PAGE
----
Published October 28, 2011
By Rick Rothacker and Joe RauchBank of America Corp, after receiving heavy public criticism for a planned $5 per-month debit card fee, is likely to give customers more ways to avoid the fee, a person familiar with the bank's plans said Friday.
The second largest U.S. bank is likely to allow many customers to sidestep the fee by taking measures such as maintaining minimum balances, having paychecks direct deposited, or using Bank of America credit cards, the person said.
Under earlier plans, customers might have needed balances totaling $20,000 across all their Bank of America accounts to skip the fee.
The reworking comes as a major rival has quietly pulled back on the charges. After testing a $3 per month fee in two states since February, JPMorgan Chase & Co has decided not to charge customers, a person familiar with the situation said on Friday. The test will end next month and will not be extended or expanded, the person added.
Bank of America unleashed a firestorm of criticism from customers, consumer advocates and politicians last month when it disclosed plans to charge customers $5 per month for using their debit cards, starting sometime next year. The goal was to make up revenue lost to a law that slashes the fees banks charge retailers when consumers swipe their cards.
While some banks have disclosed plans to apply similar fees, many banks and credit unions decided not to institute the charge and have encouraged customers to switch banks.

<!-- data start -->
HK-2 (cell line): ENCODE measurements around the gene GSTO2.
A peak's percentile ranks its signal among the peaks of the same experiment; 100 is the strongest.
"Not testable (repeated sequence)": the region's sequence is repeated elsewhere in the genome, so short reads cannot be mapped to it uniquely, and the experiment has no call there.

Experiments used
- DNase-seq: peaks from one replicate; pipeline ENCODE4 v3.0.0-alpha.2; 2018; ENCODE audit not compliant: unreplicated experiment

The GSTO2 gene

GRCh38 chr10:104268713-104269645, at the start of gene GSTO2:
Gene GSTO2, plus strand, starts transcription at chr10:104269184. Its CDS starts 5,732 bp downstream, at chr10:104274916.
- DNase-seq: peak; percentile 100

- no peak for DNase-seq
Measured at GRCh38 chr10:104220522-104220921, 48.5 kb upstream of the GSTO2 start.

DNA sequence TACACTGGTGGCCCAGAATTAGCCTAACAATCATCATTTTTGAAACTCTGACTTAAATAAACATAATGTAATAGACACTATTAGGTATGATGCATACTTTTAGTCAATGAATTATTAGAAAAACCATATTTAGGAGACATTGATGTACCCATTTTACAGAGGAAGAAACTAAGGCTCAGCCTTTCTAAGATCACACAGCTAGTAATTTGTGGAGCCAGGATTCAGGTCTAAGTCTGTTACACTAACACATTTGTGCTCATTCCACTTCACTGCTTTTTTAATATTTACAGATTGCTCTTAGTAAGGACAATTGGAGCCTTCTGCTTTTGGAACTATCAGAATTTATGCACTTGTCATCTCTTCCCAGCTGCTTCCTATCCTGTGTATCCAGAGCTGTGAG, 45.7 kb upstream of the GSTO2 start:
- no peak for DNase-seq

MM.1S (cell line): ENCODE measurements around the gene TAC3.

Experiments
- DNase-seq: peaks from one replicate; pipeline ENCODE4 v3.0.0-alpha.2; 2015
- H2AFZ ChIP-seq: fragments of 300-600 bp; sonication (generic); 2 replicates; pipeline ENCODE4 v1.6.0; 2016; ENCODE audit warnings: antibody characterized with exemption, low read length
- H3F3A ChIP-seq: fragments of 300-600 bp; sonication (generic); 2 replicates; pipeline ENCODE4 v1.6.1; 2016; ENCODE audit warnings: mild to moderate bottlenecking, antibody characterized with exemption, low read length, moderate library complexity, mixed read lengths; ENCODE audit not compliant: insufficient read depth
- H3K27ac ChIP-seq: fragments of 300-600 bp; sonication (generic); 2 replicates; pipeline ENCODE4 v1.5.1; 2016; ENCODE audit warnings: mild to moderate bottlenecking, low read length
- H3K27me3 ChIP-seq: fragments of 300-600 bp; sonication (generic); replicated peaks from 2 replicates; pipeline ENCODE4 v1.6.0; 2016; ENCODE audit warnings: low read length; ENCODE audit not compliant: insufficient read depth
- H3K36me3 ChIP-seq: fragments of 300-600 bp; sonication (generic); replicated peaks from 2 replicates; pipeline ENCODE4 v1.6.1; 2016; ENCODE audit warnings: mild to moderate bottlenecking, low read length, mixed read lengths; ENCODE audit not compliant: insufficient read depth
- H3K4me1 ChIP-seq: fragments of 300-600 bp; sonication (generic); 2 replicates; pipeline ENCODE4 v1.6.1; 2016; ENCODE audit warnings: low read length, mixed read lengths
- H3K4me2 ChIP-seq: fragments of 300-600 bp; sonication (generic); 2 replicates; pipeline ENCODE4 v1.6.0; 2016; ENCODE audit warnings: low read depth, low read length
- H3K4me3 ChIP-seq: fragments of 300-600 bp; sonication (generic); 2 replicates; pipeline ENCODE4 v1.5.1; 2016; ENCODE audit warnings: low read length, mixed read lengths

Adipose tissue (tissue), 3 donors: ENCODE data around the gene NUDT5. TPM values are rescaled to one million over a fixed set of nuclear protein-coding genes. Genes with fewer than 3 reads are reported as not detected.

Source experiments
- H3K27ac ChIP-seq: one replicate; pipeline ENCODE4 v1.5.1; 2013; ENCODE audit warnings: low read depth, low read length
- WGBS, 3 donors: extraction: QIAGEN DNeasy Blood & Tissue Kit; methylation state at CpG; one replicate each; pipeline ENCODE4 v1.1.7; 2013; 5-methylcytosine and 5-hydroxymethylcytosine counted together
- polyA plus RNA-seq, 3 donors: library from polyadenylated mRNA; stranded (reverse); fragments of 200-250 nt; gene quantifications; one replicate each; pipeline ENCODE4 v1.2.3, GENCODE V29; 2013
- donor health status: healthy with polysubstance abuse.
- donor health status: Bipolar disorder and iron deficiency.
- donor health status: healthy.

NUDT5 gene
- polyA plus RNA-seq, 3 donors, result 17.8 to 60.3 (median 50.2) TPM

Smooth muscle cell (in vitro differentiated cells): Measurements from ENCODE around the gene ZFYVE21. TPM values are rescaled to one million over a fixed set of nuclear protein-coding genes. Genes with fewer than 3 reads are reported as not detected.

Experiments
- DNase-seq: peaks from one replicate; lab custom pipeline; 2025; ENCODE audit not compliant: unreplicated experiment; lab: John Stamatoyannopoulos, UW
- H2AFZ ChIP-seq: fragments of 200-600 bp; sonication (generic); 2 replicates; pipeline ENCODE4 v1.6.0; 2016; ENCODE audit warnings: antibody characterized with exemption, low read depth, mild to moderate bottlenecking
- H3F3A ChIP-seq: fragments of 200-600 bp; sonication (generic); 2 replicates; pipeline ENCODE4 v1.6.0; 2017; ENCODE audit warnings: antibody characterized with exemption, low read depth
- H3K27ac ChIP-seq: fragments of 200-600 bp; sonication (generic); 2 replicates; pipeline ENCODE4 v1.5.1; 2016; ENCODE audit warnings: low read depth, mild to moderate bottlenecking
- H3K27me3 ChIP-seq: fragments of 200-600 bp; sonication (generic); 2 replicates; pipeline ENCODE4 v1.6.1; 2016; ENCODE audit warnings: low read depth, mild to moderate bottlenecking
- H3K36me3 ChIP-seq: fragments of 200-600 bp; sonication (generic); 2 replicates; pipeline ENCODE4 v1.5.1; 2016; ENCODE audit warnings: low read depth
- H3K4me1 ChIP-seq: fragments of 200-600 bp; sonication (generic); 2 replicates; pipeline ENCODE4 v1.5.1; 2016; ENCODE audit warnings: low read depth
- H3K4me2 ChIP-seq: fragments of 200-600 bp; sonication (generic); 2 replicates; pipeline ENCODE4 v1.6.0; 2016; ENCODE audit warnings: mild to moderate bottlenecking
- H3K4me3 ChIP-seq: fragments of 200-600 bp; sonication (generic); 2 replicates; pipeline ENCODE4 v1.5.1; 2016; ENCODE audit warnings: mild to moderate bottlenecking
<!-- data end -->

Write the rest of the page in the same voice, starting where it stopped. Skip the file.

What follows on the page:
Charlotte, North Carolina-based Bank of America is not abandoning the fee now and will likely include it in new account types the bank is testing in three states. The bank plans to roll out these packages nationwide next year.
The $5 per-month fee may still remain an option for customers, the person said.
The bank has said the purpose of the new account types is to provide customers with upfront pricing, instead of hitting them with penalties after the fact. Customers can pay monthly fees of between $9 and $20, or avoid the charges by keeping minimum balances, using their credit cards or having a minimum amount deposited to their account.
Among other banks, Wells Fargo & Co started testing a $3 per-month fee in five states on October 14. The bank has not had time to evaluate results and has not made any changes in the program, Wells spokeswoman Lisa Westermann said.
Richard Davis, CEO of US Bancorp, said during an October 19 conference call with analysts the Minneapolis-based regional bank is monitoring the results of other banks imposing debit card fees. Davis did not rule out instituting a fee in the future, but said the bank has no immediate plans to do so.
"We will find out if customers complain and move, or just complain," he said. "We will take all that in time and we will make our decision."
SunTrust Banks Inc is charging a $5 per-month fee on everyday checking account customers who make purchases. A spokesman declined to comment on the bank's strategy.
Norma Garcia, manager of Consumers Union's financial services program, applauded JPMorgan's decision, but said that, without more details, it was unclear if Bank of America's changes would be better for customers.
"Clearly, there is overwhelming public support to drop the fee," she added.
(Reporting by Rick Rothacker and Joe Rauch in Charlotte, North Carolina; editing by Andre Grenon)